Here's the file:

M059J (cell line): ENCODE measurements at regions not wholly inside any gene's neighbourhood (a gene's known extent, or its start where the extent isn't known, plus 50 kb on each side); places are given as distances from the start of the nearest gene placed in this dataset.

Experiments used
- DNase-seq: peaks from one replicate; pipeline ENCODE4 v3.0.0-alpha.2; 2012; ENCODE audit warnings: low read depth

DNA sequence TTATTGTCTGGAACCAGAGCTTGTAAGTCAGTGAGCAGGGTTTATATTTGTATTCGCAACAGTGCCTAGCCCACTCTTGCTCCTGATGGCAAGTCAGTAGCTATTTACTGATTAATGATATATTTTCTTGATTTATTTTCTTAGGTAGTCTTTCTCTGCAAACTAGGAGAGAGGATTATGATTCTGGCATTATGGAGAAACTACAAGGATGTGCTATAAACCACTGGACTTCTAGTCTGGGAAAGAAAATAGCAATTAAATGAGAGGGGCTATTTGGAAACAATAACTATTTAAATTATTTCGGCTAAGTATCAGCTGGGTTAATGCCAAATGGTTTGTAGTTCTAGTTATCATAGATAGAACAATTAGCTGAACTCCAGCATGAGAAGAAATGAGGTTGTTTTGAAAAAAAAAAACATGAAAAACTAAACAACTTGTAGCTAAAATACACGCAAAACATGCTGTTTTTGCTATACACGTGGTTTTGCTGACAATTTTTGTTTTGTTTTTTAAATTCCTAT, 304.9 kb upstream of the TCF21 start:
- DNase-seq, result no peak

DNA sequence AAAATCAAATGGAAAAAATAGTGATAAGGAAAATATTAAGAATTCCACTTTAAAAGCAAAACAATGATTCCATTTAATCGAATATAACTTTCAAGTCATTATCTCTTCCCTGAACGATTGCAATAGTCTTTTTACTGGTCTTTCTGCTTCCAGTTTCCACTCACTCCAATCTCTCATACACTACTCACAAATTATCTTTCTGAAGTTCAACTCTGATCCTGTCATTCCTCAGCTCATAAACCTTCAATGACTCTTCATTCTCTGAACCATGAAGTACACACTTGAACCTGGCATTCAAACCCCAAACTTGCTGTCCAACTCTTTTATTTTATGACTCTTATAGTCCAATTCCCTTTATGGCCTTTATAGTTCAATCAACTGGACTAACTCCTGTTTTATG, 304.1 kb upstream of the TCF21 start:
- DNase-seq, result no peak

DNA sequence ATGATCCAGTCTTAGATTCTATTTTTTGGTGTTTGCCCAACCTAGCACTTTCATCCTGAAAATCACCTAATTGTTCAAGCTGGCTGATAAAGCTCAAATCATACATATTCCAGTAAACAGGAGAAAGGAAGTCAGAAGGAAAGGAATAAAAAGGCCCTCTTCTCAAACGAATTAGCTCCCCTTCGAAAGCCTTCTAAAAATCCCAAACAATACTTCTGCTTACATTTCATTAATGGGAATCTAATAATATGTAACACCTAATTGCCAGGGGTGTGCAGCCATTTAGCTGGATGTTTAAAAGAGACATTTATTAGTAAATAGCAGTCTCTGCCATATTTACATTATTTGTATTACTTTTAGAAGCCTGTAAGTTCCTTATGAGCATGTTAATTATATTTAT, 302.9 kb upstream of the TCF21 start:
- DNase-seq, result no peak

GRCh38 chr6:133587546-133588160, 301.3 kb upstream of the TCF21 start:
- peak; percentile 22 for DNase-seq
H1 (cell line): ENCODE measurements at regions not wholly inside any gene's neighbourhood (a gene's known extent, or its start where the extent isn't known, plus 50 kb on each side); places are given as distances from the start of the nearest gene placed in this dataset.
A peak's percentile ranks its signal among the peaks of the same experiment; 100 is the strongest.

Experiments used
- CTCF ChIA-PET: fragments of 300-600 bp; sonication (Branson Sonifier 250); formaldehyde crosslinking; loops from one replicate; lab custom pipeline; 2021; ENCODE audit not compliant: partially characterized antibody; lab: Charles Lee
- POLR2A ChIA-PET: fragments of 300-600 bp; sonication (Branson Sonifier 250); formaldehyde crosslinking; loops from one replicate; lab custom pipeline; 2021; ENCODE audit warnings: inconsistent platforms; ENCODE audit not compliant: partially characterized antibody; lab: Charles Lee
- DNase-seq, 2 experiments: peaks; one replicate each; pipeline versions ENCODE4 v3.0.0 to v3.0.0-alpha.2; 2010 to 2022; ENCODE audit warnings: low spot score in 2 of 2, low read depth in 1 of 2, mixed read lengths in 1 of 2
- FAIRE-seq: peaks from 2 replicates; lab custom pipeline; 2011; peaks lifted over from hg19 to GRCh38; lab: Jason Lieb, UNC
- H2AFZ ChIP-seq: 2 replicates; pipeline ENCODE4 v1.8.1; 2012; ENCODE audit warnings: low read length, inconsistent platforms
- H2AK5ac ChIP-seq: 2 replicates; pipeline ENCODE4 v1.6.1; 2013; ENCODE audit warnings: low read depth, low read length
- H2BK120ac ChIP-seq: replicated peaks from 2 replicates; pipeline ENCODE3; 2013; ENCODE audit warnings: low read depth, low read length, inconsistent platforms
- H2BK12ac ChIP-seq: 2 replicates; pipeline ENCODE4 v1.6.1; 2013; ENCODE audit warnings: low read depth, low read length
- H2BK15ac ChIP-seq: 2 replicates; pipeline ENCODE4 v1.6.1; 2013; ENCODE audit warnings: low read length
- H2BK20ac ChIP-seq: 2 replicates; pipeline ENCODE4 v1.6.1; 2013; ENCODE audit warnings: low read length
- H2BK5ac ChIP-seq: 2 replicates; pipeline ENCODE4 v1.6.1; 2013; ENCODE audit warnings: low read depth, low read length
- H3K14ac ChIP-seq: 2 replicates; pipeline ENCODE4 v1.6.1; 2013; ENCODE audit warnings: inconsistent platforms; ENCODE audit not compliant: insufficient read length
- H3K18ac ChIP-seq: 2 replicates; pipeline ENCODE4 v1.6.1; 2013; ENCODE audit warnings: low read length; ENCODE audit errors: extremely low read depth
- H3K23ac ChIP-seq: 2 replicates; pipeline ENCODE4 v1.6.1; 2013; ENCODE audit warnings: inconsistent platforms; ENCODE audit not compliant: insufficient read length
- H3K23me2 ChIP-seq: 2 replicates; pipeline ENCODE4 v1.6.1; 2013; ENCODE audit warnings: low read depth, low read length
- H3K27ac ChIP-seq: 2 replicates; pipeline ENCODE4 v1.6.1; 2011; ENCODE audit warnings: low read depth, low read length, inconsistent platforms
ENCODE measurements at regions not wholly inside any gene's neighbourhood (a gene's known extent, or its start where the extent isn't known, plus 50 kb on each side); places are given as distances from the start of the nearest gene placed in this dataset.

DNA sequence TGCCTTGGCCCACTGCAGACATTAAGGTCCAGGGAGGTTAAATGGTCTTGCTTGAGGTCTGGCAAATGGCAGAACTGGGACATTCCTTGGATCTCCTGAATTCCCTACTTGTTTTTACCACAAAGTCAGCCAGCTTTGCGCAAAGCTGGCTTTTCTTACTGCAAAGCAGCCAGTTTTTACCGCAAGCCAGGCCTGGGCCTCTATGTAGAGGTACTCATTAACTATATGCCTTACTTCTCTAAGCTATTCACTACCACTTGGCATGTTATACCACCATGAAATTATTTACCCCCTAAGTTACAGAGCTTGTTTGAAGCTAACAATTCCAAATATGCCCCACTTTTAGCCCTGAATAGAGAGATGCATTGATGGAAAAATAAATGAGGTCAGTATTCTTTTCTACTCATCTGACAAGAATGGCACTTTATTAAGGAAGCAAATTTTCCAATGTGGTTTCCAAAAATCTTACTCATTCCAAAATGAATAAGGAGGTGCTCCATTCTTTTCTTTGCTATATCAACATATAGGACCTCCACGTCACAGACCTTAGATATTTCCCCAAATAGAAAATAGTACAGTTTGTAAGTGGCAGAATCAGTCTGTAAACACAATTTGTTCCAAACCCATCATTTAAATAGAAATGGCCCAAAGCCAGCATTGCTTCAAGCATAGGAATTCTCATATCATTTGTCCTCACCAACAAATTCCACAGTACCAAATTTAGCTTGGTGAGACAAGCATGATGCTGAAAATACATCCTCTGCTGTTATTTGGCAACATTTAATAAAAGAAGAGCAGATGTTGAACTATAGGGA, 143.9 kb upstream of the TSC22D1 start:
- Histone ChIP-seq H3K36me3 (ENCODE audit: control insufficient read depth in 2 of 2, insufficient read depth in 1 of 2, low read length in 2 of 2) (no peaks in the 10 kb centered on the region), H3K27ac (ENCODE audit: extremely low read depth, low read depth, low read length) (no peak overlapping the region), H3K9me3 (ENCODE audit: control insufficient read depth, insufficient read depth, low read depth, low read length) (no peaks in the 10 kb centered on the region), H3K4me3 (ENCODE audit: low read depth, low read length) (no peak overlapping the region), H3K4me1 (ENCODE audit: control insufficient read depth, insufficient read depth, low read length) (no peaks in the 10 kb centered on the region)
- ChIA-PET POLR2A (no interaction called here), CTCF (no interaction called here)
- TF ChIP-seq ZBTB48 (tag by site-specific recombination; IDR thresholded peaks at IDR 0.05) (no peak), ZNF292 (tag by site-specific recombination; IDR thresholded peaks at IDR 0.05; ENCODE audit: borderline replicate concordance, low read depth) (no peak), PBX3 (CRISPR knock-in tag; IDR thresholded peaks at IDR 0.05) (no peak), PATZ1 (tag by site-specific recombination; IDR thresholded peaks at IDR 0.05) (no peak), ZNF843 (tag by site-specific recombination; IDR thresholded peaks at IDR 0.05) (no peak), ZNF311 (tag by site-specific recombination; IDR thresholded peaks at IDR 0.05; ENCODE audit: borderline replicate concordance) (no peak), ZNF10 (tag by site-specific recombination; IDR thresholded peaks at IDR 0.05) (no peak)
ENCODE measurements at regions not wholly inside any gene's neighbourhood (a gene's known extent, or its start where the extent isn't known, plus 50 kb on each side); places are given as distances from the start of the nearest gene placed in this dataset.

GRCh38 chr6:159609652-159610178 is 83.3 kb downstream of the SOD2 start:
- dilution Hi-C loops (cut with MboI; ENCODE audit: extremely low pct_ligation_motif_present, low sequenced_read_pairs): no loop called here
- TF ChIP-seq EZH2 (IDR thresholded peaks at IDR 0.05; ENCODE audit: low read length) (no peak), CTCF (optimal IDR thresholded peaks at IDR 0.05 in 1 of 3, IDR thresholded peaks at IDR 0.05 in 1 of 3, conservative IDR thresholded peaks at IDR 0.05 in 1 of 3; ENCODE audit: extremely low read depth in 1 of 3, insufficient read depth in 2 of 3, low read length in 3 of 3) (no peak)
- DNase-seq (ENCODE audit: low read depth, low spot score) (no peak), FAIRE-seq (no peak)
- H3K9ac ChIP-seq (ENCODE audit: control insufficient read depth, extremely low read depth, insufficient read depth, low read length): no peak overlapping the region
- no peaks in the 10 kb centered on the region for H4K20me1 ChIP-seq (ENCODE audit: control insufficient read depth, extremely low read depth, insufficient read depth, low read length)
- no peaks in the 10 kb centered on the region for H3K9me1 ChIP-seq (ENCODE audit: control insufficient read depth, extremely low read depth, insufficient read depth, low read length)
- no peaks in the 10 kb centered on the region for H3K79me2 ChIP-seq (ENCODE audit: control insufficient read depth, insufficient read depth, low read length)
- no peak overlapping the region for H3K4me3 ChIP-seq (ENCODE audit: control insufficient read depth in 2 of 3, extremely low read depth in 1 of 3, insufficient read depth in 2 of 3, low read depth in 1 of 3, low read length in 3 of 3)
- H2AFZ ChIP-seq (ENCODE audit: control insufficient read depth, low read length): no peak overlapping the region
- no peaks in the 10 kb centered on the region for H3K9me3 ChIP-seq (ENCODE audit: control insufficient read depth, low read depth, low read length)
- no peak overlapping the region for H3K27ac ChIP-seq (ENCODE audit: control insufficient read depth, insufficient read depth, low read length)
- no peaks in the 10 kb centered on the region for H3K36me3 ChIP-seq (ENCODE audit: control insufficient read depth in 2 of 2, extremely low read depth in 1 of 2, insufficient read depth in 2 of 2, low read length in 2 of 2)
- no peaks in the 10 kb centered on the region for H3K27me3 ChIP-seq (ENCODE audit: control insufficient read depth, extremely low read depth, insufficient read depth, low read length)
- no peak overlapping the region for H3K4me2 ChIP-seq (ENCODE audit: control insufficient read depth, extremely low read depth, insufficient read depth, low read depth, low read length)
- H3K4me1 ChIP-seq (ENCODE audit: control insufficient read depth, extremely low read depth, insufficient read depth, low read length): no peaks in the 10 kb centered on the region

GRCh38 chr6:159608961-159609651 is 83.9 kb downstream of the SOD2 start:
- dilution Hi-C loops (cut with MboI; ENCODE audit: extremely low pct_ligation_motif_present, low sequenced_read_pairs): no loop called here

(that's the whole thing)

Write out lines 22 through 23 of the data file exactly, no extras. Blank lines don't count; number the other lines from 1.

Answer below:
- H2BK12ac ChIP-seq: 2 replicates; pipeline ENCODE4 v1.6.1; 2013; ENCODE audit warnings: low read depth, low read length
- H2BK15ac ChIP-seq: 2 replicates; pipeline ENCODE4 v1.6.1; 2013; ENCODE audit warnings: low read length